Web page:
1:40 p.m. – This stop is a large hotel, and they ordered water. Like, a lot of water. The water cases are heavy. The back pains are setting in, as well as the taxing of my arms using the hand trucks. I ask Mike how he does this every day, and he says it’s all in the attitude. I’m very impressed by this aspect of his job.

 

2:00 p.m. – I brought a sandwich. I’m very excited to eat my sandwich.

 

2:10 p.m. – I’m learning a lot about Mike’s role at Breakthru. He tells me that he’s often tasked with training new drivers, and I can tell he really likes that aspect of his job. He’s doing a great job directing me on how to organize cases, and how to efficiently move and drop off cases with the hand truck. He’s an excellent teacher.

 

2:15 p.m. – Next stop is a nice Italian restaurant, and so far, my day of throwing cases hasn’t involved going up or down stairs, which has been good news for this novice helper. That changed here.

 

2:20 p.m. – I’ve got a hand truck with 5 cases of fine wine on it and I’m staring at a staircase I have to go down. Focus.

 

2:21 p.m. – I’m going down the stairs much slower than Mike is. He’s a pro. I’m trying my best not to break anything.

 

2:22 p.m. – My arms hurt.

 

2:30 p.m. – Took four loads down the stairs. Nothing broken. I’ll toast to that!

 

2:45 p.m. – Mike says we’re headed to Arlington Heights where there are many deliveries in near proximity. This is where we will make up some time. We’re almost halfway done with our deliveries at this point and still behind schedule, but we are catching up.

 

3:00 p.m. – 4:00 p.m. – Now we’re cooking with gas! This part of the day is a blur. My body is already technically dead, but we’re moving at such a fast pace, adrenaline is kicking in. We knock out six stops, and we’ve almost caught up with our schedule. Arlington Heights is going to drink well tonight.

 

4:05 p.m. – Mike has to take a scheduled break, although he doesn’t seem to need one. He has energy levels that I don’t identify with. This fact is a very good thing for Mike.

 

4:35 p.m. – Break over. I loved this break. This is one of my top moments of the day. Mike is anxious to get back to work and knock out the rest of the deliveries. We have four more deliveries to make, and Mike thinks we can squeeze them in. Let’s do this, Mike!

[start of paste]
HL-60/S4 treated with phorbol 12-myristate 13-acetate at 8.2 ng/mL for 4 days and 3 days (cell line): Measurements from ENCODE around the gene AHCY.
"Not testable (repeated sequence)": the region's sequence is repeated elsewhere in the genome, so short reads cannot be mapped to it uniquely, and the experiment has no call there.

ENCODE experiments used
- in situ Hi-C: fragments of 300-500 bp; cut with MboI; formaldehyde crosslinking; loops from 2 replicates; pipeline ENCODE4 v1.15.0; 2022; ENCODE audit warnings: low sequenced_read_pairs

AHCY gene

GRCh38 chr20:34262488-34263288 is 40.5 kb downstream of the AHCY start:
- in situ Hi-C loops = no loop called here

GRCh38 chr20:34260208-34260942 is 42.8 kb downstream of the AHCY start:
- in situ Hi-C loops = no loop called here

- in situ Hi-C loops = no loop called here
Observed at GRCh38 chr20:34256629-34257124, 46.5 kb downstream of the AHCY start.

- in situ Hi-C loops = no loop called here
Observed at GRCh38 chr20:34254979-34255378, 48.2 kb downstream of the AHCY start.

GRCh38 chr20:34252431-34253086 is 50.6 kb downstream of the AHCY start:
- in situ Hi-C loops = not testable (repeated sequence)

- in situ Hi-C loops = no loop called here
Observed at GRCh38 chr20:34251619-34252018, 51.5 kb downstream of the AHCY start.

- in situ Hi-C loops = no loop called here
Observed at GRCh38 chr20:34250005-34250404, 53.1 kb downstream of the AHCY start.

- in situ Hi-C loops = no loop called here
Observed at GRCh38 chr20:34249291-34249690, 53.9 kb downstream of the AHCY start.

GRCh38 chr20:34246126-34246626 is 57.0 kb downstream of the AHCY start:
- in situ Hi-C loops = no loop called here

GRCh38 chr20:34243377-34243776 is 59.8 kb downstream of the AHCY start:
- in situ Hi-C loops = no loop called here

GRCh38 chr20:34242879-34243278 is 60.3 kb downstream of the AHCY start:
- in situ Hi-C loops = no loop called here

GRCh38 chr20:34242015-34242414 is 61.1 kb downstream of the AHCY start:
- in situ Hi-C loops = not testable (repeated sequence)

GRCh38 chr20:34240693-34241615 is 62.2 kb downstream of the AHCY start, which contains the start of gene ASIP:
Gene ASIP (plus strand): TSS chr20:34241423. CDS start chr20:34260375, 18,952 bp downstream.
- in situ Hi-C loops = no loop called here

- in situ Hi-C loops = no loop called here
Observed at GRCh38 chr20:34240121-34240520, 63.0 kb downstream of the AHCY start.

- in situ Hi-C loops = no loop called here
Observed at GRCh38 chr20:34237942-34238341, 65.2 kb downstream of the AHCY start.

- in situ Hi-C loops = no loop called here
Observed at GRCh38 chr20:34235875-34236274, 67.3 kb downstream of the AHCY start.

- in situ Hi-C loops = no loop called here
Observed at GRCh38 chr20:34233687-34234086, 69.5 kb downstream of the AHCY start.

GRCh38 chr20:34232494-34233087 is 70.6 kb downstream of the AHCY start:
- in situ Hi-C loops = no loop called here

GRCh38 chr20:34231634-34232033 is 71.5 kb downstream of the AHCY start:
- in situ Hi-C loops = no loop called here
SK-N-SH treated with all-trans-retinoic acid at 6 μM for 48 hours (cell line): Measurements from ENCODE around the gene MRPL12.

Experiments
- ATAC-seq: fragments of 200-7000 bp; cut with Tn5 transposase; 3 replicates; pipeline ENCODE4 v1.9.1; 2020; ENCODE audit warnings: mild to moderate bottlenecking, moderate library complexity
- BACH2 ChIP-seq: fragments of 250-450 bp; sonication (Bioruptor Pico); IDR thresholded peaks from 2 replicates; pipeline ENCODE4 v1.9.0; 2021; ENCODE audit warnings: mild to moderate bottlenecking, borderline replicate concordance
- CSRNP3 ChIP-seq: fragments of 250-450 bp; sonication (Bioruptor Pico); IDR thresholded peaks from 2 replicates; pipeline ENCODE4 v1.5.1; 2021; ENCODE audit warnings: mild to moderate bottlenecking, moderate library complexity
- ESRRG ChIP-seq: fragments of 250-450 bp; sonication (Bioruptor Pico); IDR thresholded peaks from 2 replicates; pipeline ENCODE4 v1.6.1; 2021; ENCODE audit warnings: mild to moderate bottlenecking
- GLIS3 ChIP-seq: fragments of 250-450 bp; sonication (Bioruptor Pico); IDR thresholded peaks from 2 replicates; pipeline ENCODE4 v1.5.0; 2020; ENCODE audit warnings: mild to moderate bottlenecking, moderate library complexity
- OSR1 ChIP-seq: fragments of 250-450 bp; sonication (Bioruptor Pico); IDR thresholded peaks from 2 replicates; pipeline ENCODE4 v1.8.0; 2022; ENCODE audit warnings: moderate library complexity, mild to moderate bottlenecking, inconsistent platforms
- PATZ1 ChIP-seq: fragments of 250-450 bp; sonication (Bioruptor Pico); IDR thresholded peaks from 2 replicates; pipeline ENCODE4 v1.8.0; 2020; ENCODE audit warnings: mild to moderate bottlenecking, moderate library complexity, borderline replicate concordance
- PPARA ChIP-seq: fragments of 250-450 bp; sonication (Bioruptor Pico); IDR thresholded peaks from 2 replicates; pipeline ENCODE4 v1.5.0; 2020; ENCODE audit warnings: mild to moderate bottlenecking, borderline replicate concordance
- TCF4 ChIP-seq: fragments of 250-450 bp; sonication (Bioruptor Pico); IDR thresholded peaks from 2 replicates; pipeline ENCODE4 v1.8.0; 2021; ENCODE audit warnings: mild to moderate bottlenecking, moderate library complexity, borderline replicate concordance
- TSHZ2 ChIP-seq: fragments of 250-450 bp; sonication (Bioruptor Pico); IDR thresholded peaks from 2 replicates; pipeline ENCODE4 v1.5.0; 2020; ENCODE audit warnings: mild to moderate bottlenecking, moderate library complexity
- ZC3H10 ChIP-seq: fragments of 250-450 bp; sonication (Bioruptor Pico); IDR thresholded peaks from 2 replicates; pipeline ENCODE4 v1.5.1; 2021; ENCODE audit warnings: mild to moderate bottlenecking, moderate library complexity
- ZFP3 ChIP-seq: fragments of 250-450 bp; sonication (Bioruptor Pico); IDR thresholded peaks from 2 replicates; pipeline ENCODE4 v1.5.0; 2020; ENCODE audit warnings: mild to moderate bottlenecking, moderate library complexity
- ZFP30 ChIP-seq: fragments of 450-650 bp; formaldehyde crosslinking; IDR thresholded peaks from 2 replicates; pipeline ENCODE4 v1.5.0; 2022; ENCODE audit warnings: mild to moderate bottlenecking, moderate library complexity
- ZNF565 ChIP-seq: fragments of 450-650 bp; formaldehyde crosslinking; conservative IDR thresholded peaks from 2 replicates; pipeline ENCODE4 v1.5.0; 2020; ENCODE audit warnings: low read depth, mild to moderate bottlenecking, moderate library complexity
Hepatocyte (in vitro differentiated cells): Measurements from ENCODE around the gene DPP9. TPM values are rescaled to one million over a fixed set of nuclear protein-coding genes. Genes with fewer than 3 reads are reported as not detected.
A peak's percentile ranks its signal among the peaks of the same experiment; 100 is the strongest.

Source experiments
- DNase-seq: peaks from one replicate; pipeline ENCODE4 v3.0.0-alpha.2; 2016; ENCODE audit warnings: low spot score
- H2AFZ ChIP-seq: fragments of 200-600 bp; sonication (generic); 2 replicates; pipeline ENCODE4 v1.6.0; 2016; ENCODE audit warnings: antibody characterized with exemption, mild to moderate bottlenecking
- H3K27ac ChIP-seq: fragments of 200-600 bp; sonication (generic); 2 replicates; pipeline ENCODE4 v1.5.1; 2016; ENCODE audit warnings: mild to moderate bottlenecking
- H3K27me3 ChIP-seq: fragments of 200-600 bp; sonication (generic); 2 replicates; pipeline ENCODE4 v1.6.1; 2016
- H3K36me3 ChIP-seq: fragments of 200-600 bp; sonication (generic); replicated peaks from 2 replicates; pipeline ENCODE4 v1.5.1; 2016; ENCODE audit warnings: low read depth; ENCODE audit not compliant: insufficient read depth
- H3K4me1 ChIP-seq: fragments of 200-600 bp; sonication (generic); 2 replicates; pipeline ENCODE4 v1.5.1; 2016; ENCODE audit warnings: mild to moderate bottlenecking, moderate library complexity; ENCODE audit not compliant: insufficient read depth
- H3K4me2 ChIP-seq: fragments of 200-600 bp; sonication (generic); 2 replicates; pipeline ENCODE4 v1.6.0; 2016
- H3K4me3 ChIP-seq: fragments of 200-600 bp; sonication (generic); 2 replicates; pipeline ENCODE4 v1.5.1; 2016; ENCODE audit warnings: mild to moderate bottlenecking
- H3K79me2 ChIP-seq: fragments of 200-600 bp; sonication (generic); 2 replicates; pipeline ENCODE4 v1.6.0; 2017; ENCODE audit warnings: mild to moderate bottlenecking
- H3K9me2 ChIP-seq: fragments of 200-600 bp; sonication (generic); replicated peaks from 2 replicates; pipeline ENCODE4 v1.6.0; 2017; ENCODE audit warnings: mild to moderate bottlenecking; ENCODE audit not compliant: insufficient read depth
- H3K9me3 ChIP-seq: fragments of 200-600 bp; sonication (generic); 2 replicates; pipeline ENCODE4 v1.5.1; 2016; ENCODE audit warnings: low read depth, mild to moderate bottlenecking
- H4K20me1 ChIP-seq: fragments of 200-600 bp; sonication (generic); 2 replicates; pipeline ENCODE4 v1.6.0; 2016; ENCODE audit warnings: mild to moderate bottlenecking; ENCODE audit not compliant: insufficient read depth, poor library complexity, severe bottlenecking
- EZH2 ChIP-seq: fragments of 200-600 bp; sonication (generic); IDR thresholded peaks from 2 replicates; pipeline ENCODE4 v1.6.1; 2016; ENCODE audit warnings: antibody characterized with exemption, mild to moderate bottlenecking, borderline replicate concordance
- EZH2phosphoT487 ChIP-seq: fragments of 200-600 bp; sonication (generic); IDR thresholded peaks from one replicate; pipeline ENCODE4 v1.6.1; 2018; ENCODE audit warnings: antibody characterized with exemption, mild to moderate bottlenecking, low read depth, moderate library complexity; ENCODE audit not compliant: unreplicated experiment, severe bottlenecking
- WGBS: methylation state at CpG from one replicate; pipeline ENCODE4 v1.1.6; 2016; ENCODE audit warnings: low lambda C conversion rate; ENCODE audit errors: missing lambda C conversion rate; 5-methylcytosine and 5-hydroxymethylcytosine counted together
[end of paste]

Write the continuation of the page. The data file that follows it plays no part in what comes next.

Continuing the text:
4:45 p.m. – On our way out of Arlington Heights, we make a quick stop to drop off some mini kegs at a pizza place. I would literally pay $100 dollars for pizza and beer right now.

 

5:00 p.m. – Hello, Rolling Meadows! Three stops left. We’re going to make it!

 

5:15 p.m. – Mike maneuvers the truck into the smallest alley way. I don’t think I could fit a bicycle into this space. Mike fits a truck. He might be a wizard.

 

5:20 p.m. – Here’s another delivery where there is a discrepancy in what the account wants and what we are delivering to them. Mike has to do some math on the fly again to line up the numbers. The receiver seems a bit agitated at the discrepancy, but Mike handles the conversation very professionally and leaves on good terms with the account. I wasn’t expecting the customer service aspect of this role, and once again I’m impressed by Mike’s thoughtful communications with accounts.

 

6:00 p.m. – Our last stop! It’s a small restaurant with a small order. Nice way to end the day. Physically, I’m running on fumes.

 

6:15 p.m. – Mike buys me a hot dog. He continues to impress me every step of the way.

 

6:30 p.m. – 7:30 p.m. – We make the hour drive back to Breakthru and have a great chat to wrap up the day. Mike tells me about several close friends he’s made that are also Breakthru drivers, and he really enjoys the team culture.

 

7:30 p.m. – Goodbye, Mike! Thanks for carrying me all day!

 

9:30 p.m. – I sleep like a baby.

 

8:00 a.m. – The next day, I wake up feeling like my body doesn’t know how to move… like at all. Once again, I’m in awe of people who do this job on a daily basis.

 

 

My day as part of the operations team at Breakthru was a meaningful experience for me. As someone who writes daily content for this company, it’s helpful to understand the nuances of the operations flow.

 

What stood out to me the most was Mike’s ability to adjust on the fly. There are so many curveballs that are thrown at truck drivers over the course of a given day, and it’s up to them to handle the action in an efficient and thoughtful way. Mike, and the other truck drivers, are key ambassadors between Breakthru Beverage Group and the places where consumers enjoy their favorite drinks. And their hard work and successes are appreciated by the very people we serve—the customers.  

 

So next time you’re sitting at your favorite bar, just take a moment to realize that the whiskey you’re sipping on is from a bottle that Mike may have confidently delivered, or, quite possibly, one that I almost dropped down the stairs.